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Golf is always busier in the summer, but it's rarely this lucrative. LIV Golf Investments announced this week that it is launching the LIV Golf Invitational Series in June and will put up a $255 million purse spread over eight events from June through October.

You know LIV Golf Investments as the company behind the Saudi Arabia-backed Super Golf League, which has been in the news a lot lately for mostly the wrong reasons.

Phil Mickelson recently lost most of his sponsorships after it was disclosed that he helped form the operating agreement for this league, which ostensibly will serve as a rival to the PGA Tour. The fundamental problem most folks have with the SGL is that it is funded by the Public Investment Fund, the financial arm of the Saudi Arabian government, which doesn't exactly have high marks when it comes to global relationships.

The league apparently has a new name, though, or at least this iteration of it does. Gone is the SGL; in its place is the LIV Golf Invitational Series, which will mostly be played at golf courses throughout the United States. Here's a look at the scheduled dates and locations.

  • June 9-11: Centurion Golf Club -- London
  • July 1-3: Pumpkin Ridge Golf Club -- Portland
  • July 29-31: Trump National Golf Club Bedminster -- Bedminster, N.J.
  • Sept. 2-4: The International -- Boston
  • Sept. 16-18: Rich Harvest Farms -- Chicago
  • Oct. 7-9: Stonehill Golf Club -- Bangkok
  • Oct. 14-16: Royal Greens Golf Club -- Jeddah, Saudi Arabia
  • Oct. 28-30: Team Championship -- TBD

The details are fascinating. Each event will have a $25 million purse ($5 million to teams and $20 million to individuals), and the team championship will have a $50 million (!) purse. (Last week's Players Championship featured the biggest purse in PGA Tour history at $20 million.) There will also be bonuses for individual winners at the end of the year.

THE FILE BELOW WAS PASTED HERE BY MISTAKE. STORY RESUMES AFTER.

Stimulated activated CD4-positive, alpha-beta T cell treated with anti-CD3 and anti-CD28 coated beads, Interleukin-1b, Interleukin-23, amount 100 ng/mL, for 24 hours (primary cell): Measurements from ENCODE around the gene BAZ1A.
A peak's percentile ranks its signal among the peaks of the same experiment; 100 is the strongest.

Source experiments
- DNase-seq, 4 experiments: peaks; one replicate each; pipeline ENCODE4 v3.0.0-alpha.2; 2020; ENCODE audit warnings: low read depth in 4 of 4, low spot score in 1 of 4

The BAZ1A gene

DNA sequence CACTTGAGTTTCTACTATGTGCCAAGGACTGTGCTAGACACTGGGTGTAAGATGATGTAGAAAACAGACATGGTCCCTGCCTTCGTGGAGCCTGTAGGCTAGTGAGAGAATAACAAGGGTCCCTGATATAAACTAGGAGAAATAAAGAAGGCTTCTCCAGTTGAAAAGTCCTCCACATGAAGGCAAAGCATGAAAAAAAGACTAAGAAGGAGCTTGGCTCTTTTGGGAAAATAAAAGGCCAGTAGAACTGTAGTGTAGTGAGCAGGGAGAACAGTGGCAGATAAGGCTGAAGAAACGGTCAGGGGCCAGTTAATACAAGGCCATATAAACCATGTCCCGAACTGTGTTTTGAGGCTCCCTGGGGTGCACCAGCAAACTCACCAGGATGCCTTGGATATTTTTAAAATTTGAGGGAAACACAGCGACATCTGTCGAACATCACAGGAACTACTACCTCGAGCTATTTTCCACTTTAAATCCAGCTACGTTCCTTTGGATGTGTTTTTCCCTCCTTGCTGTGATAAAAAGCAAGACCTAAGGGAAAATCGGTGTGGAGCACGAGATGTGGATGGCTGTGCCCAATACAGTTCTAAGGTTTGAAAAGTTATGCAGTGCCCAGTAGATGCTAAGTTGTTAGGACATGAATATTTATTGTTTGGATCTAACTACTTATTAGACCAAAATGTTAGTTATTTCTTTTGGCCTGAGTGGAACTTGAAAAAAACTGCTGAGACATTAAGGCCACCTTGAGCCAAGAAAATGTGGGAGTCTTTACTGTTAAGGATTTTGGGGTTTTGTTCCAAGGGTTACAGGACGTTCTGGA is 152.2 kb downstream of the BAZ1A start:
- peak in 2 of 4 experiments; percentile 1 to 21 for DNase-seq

The format has remained unchanged. Twelve teams with four players on each team will presumably participate in these 54-hole events, although who exactly those players will be remains to be seen.

Though Mickelson was closely linked with the organization, he hasn't been heard from in a while. Of course, he also didn't commit to the PGA Tour when he issued an apology a few weeks ago, so theoretically, he could still be involved. PGA Tour player Kramer Hickok recently said he heard that 17 players had already signed on. Not a single name has been announced, though CEO Greg Norman insists many of them are interested.

"I've got to tell you, from a player's perspective, the amount of response [has been] unbelievably positive," Norman told this week. "I'm talking about single-digit ranked players in the world, emailing me first thing this morning, just so excited to hear about what we have to say and what we've got."

In a release to players, Norman noted that this league is in addition to what they are already doing, not in place of it, and that they will keep pressing forward despite any impediments. Last week, PGA Tour commissioner Jay Monahan opened his press conference at The Players by strongly voicing how well the PGA Tour was performing and will perform for a long time despite potential competition from any rival leagues.

"We're at The Players Championship," he said. "We're back here, and we're going to have full capacity, full crowds, the world's best players, and we're going to accelerate into our season of championships and continue to grow this Tour. And when we do that, all that other stuff doesn't matter because we're in a position where no one can compete with what we have."

Whether that's true remains to be seen. The PGA Tour certainly cannot compete with Saudi money, but will that alone be enough to lure enough players to make the LIV Golf Invitational Series meaningful (and marketable to television networks who might bid on it)?

With a schedule now set and the purses now funded, all that remains is the show and who will star in it. That's been the biggest question all along. The money was never in doubt. That coffer is nearly endless. But with just three months remaining until its first event, there are just as many players committed to the league as there have always been. The other numbers can be as massive as numbers get, but as long as the meaningful player count remains zero, none of it is even going to matter.